Chrysanths are fine for your mother, but not for a man

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The Independent Online
WOMEN are easy to buy flowers for. Any old carnations with a bit of fern bunged in or a bunch of ragged chrysanths from the bucket on the garage forecourt will do. But what about men? It is a delicate question. 'Cacti,' said a cactus fan at last week's Chelsea Flower Show firmly. 'A man could have a cactus without compromising his masculinity.'

'Sweet williams perhaps,' suggested flower-stall owner and former Great Train Robber Buster Edwards. 'They're a manly sort of flower. It's very modern and popular now, women buying flowers for their fellas, but I don't think it's the place for a woman, buying flowers for a man,' he added.

'Lots more women are buying flowers for men - and men are buying for men as well,' says north London florist Paula Pryke. 'They tend to go for tropical bouquets or harsh-looking flowers - which is a shame. When Terence Conran was asked what flowers he would choose, he said that he loves scented ones - lots of men would be happy to accept girlie-type bouquets.'

Despite the blossoming of this masculine market and the fabled British love of flowers, we spend less than most countries in Europe on flowers - just pounds 19 each a year, ahead of only Spain and the Czech Republic. This average buy includes 17 daffodils, seven carnations, five chrysanthemums, three freesias, two tulips and a solitary rose.

We still manage to spend pounds 1,082m every year on saying it with flowers, an increase of more than 75 per cent since 1986. But the traditional market is changing - only half of these are now sold through Britain's 8,000 florists. Competition has come from supermarkets, grocers, garage forecourts and newsagents. And garden centres and DIY stores have carved up the pot plant market.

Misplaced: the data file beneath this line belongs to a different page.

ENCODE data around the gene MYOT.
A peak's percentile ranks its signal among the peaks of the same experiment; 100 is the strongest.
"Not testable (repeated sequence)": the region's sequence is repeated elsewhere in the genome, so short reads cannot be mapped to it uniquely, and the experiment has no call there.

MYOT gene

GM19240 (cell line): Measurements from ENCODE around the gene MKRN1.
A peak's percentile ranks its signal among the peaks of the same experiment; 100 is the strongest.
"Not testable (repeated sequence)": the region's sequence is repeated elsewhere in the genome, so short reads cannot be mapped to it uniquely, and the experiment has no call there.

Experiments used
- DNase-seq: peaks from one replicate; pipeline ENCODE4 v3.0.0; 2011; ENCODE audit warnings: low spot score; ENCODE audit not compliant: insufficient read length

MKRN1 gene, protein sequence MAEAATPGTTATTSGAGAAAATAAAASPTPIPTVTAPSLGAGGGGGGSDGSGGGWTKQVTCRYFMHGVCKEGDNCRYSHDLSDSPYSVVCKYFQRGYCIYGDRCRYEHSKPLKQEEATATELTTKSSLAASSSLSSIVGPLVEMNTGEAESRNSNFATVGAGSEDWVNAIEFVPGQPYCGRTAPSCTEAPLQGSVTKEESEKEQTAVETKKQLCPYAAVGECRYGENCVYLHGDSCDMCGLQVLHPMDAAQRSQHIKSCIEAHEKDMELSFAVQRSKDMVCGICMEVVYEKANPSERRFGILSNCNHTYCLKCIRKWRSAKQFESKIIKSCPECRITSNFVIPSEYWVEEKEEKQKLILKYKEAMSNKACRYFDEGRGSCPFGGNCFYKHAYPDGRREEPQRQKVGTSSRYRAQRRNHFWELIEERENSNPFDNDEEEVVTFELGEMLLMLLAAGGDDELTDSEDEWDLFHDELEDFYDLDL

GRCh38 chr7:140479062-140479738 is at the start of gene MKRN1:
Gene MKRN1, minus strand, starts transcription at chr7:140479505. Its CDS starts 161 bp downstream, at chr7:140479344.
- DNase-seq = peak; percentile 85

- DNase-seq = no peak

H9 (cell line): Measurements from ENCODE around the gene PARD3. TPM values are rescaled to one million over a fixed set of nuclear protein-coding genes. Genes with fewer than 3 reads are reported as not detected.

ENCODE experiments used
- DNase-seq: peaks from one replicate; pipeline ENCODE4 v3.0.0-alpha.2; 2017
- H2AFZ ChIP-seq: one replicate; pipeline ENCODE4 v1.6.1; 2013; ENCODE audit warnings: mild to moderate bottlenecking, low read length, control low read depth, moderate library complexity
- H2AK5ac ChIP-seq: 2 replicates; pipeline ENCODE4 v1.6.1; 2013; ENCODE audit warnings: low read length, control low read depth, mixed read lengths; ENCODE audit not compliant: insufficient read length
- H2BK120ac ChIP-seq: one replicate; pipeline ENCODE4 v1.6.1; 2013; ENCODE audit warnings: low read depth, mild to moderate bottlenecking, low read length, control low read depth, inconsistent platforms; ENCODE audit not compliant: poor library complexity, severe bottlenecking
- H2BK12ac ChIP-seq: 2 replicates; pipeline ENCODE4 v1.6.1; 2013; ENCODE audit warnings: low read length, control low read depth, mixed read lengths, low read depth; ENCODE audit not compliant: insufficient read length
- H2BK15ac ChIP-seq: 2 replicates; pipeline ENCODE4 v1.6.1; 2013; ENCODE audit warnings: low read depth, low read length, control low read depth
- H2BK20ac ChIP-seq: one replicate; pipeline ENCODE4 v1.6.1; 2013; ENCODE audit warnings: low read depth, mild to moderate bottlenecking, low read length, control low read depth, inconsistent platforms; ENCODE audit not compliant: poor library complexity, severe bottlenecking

The flowers themselves are changing. Buyers in the past were put off by bouquets that rapidly disintegrated into a bundle of bare stems and a heap of fallen petals; modern Dutch hybrids have been specially bred to increase 'vase strength'. According to Angela Henderson of Interflora: 'You should expect carnations to last a fortnight and roses over a week.' Interflora, which delivers 8,500 bunches of flowers every day, sends secret test orders to members of the public; a field officer and a member of Interflora's council visit the house to scrutinise the bouquet.

Traditional carnations, chrysanthemums and roses are still British favourites, but trendy florists are moving on to more exotic lines. 'Young florists see themselves as designers with their own styles rather than flower-sellers; they feel very strongly about changing public taste,' says Paula Pryke.

'Floristry used to be so bad in the Sixties and Seventies - customers are only now starting to dare to be more adventurous. Mine ring and specify no carnations or chrysanthemums. Bare grass has been very fashionable but one of my customers said last week: 'Oh, that's boring now, I'm looking for something new'. It's like food and wine - people are getting more experimental.' Flowers can also be a subtle indication of office hierarchy. 'In one office where I arrange the flowers every week, someone went from a pounds 10 vase to a pounds 35 vase and I thought 'mega-promotion]' '